folks take a vacation to Taiwan. Add to this the discovery of two corpses in
the shop next door, a budding romance with a police detective, and suddenly
Lana has more on her plate than she can handle. Who would have thought
Cleveland could be this smashing?
For me, a fan of horror and crime fiction, Lana’s adventure was a shift in the type of books I typically enjoy. It’s a good idea to try something new and I wasn’t disappointed with Dim Sum. The mystery is a “cozy,” similar in a way to Agatha Christie or Elizabeth Peters, dare I say Holmes, but with a contemporary style and an appealing sense of creativity. I can see the down-to-Earth, donut-loving Lana among the ranks of Sherlock and Marple in the coming years.
The clever book titles are rich, which is likely what drew me to try the mystery in the first place. This includes the fourth entry, Wonton Terror, which comes out later this month. Now that I’m hooked, I’m looking forward to reading what’s next for the cast of characters at Ho-Lee Noodle House.
Michael Newton is one of the hardest working writers in the industry. He’s published more than 335 books, some under a different name, including The Encyclopedia of Serial Killers, a number of fiction series such as the M.I.A. Hunter, The Gun westerns, and plenty more. His work in non-fiction is as prolific as his work in fiction. He’s written books on the subject of writing, as a matter of fact, which anyone interested in writing should read.
He’s also well known for his contributions to The Executioner series originally created by Don Pendleton and he’s even written for The Destroyer series. Newton got his start as a “ghost author” for the Mack Bolan Executioner titles and has written 131 “episodes” of the popular man-of-action series to date, with more on the way.
Beginning in 2018 and ending this year in 2019, he penned a series of 10 novels for Wolfpack Publishing based on the history of the Federal Bureau of investigations. In Honor Boundis the first of the series. Set in 1917, it follows three law school graduates as they set out to join the fray for World War I. Before they get a chance to register for service, J. Edgar Hoover extends to them an invitation to join the U.S. Department of Justice.
The series charts the Bureau’s history through the lives of five families: the Gantts, the O’Haras, the Giordanos, the Sawyers, and the Babins. Book 10, When Honor Dies, features a world of terrorism threats from the home front and from the Middle East. The fates of the series’ families are revealed amidst the tragedy of 9/11.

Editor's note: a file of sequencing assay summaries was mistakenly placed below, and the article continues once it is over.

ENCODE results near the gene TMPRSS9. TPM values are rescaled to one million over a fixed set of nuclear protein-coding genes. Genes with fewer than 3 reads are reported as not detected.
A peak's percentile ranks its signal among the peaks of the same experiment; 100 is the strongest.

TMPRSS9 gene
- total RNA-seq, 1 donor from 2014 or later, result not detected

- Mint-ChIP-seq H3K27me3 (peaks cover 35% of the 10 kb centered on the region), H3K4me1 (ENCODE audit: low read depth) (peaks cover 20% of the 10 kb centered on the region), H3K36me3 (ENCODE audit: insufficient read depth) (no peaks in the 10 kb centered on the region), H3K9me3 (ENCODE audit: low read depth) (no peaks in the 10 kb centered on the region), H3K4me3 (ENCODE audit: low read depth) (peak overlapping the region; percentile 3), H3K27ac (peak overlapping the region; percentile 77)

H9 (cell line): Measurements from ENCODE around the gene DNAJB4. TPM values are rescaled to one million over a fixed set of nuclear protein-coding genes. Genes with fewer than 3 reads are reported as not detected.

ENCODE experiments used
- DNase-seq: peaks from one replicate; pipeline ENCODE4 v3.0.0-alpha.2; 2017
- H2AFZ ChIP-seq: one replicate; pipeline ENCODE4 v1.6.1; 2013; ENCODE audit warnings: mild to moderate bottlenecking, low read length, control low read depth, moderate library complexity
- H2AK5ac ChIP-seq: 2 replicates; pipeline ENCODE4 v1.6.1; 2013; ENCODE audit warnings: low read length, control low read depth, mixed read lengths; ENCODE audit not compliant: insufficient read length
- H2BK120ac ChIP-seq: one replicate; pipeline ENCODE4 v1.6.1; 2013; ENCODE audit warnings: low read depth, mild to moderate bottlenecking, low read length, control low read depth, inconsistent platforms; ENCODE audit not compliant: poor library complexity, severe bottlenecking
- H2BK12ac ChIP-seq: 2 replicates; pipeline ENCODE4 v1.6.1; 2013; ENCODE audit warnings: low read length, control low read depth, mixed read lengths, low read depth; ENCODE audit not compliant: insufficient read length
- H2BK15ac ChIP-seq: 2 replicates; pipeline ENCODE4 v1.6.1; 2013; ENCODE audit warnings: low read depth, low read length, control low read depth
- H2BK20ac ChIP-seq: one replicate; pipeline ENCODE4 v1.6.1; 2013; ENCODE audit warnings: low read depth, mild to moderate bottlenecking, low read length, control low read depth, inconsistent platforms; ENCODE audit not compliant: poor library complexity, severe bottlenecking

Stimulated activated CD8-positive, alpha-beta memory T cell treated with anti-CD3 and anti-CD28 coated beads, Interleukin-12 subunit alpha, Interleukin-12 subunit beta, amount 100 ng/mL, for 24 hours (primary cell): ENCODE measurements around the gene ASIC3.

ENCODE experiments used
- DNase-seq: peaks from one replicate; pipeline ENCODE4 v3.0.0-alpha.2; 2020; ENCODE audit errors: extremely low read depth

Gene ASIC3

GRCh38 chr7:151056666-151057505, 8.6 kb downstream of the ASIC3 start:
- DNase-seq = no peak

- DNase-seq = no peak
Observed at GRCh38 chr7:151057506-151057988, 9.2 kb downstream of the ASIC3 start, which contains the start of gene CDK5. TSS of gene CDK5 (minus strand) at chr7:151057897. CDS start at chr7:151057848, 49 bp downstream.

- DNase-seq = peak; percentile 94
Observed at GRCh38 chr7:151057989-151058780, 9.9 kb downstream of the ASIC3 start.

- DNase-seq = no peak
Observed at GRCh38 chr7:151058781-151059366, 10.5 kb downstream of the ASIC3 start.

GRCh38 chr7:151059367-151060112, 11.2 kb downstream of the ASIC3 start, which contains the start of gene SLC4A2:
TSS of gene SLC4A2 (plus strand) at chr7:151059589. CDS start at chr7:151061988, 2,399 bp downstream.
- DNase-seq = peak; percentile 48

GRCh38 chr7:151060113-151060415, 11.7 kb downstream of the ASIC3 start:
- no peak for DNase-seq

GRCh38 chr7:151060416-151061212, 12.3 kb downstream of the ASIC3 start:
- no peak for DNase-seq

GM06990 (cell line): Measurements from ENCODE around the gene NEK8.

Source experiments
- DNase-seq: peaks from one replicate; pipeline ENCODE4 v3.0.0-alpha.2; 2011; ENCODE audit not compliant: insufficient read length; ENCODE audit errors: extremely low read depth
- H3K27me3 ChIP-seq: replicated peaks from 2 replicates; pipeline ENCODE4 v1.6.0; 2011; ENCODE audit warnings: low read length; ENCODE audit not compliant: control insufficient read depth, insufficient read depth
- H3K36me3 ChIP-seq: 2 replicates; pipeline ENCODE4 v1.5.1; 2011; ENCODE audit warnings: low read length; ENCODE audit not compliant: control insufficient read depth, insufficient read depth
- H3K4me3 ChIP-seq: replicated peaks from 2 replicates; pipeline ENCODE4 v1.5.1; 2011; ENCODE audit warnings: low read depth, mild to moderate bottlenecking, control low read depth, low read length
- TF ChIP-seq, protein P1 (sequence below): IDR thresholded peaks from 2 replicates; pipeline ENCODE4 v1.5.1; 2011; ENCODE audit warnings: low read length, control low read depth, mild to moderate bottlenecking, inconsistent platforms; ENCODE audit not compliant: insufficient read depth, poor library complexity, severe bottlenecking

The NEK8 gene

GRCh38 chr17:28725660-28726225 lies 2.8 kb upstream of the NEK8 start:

I recently had the honor of talking to Michael about his writing. He said he first got the idea for The Bureau series in 1986.
“I’ve long enjoyed similar (much better!) series by Max Alan Collins, John Jakes, Stephen Hunter and W.E.B. Griffin, but I fell far short of their great achievements this time around. Toward the end it felt a bit like Vietnam or Afghanistan: no exit,” Newton said.
When it comes to his writing, Newton said he’s wanted to be a writer ever since he learned how to put words on paper in grade school. He’s currently hard at work on a new Executioner title, the first ever biography of Albert Anastasia, and much more.
“The money [was] also an attraction, freeing me from a dead-end Nevada teaching job in 1986 and allowing me to write full-time ever since,” Newton said. “For years the Bolan work represented roughly half my yearly income, but 2014 took a toll, my Berkley Western editor fired and an ongoing series canceled, then Harlequin bought out by HarperCollins and the end of the Bolan series announced in December. They’ve reconsidered that, as you know, but at a rate of four books yearly rather than 24, so with luck I get one rather than the former three or four.”
He’s recently fallen back into the realm of “writer-for-hire” as well.
“[This includes] three books for an action series forthcoming from Wolfpack Publishing, rumbles of a Western series (also from Wolfpack), and a two-book contract for Berkley under the late Ralph Compton’s name (also Westerns),” Newton said. “All of those pay by the word, and I’m back to the kind of thing that was my staple during 1978-81, before Gold Eagle came along. I don’t know if that’s coming full-circle or just circling the drain.”